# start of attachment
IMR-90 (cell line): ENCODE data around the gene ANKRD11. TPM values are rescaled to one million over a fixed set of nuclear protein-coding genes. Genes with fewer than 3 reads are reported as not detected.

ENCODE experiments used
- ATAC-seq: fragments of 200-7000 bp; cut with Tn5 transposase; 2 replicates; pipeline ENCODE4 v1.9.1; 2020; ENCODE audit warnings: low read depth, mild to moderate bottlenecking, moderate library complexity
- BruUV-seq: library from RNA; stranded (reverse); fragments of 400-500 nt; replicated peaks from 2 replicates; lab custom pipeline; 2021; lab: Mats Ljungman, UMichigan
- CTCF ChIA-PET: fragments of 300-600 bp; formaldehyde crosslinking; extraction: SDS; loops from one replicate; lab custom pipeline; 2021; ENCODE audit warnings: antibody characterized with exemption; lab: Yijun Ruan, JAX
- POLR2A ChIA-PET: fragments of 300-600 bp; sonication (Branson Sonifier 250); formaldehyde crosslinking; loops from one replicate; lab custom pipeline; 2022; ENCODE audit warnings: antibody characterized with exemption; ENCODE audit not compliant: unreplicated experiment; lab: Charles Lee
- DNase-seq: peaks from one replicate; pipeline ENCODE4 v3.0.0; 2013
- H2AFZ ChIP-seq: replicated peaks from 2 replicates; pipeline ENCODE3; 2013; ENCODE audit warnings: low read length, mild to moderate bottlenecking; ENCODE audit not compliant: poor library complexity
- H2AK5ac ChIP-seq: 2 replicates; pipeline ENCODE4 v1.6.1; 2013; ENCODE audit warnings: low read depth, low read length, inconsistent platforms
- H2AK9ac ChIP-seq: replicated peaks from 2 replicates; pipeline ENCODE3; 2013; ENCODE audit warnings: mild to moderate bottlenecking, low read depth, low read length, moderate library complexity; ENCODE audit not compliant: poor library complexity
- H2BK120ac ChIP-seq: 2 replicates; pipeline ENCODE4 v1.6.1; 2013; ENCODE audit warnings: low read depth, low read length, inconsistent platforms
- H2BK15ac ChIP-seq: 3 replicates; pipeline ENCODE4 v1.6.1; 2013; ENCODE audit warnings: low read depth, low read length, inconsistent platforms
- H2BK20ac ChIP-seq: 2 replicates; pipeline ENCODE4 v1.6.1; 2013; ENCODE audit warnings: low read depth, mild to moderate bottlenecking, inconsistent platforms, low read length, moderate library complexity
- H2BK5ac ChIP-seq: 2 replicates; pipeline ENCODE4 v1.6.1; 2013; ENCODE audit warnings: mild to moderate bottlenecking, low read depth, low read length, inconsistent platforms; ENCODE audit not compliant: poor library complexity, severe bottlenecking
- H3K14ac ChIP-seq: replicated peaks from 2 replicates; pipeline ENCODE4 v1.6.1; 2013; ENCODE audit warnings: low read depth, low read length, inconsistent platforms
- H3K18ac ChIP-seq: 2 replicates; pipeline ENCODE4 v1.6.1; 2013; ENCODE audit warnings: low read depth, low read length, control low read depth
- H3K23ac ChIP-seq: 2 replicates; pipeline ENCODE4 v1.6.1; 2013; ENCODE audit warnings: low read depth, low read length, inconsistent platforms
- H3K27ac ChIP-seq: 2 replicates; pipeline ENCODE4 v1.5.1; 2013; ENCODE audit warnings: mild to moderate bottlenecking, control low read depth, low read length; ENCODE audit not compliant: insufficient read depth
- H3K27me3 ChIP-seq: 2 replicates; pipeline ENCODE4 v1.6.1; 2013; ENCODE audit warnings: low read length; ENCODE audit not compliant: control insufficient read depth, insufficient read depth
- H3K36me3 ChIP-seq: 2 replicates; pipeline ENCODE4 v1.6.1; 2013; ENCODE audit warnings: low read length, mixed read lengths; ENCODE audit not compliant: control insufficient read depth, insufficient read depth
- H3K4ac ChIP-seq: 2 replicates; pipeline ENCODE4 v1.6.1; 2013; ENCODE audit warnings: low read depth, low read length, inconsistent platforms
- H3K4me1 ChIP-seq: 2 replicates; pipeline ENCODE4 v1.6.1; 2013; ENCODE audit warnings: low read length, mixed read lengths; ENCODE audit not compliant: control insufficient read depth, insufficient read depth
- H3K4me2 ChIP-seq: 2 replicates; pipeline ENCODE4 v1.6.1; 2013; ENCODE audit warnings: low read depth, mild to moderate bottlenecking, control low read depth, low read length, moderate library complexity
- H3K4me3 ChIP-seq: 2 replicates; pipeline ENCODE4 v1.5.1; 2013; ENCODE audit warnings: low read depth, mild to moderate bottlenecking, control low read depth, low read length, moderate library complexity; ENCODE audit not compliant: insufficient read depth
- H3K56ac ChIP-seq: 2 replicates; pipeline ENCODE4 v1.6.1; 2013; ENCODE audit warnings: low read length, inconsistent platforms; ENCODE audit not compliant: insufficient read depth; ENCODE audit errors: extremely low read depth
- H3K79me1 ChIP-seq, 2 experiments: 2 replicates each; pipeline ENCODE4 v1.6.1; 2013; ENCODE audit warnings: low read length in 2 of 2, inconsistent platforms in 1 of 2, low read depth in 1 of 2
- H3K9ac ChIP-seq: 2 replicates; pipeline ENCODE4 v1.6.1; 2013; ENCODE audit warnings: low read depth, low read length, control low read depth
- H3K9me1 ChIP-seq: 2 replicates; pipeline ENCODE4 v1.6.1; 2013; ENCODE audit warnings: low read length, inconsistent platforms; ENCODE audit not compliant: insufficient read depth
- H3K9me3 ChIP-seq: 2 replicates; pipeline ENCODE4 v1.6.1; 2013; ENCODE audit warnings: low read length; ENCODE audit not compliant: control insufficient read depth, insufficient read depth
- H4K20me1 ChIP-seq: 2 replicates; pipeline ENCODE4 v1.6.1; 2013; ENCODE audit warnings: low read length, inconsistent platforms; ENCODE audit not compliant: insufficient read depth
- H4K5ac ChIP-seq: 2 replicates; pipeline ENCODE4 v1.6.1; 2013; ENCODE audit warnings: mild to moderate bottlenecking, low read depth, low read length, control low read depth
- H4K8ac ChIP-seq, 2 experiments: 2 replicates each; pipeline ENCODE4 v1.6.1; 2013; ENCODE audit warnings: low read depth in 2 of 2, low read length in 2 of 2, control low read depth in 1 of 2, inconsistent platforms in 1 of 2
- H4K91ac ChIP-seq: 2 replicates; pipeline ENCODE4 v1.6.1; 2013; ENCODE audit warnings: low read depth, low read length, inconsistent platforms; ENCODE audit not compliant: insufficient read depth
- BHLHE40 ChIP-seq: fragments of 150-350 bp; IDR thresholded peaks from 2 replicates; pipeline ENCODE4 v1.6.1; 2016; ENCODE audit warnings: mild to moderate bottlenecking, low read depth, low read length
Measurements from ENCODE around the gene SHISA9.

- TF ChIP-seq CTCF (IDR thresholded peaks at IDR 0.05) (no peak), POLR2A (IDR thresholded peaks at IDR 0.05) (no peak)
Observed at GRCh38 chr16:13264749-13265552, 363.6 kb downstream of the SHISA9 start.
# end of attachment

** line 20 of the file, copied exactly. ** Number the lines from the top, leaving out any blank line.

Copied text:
- H3K36me3 ChIP-seq: 2 replicates; pipeline ENCODE4 v1.6.1; 2013; ENCODE audit warnings: low read length, mixed read lengths; ENCODE audit not compliant: control insufficient read depth, insufficient read depth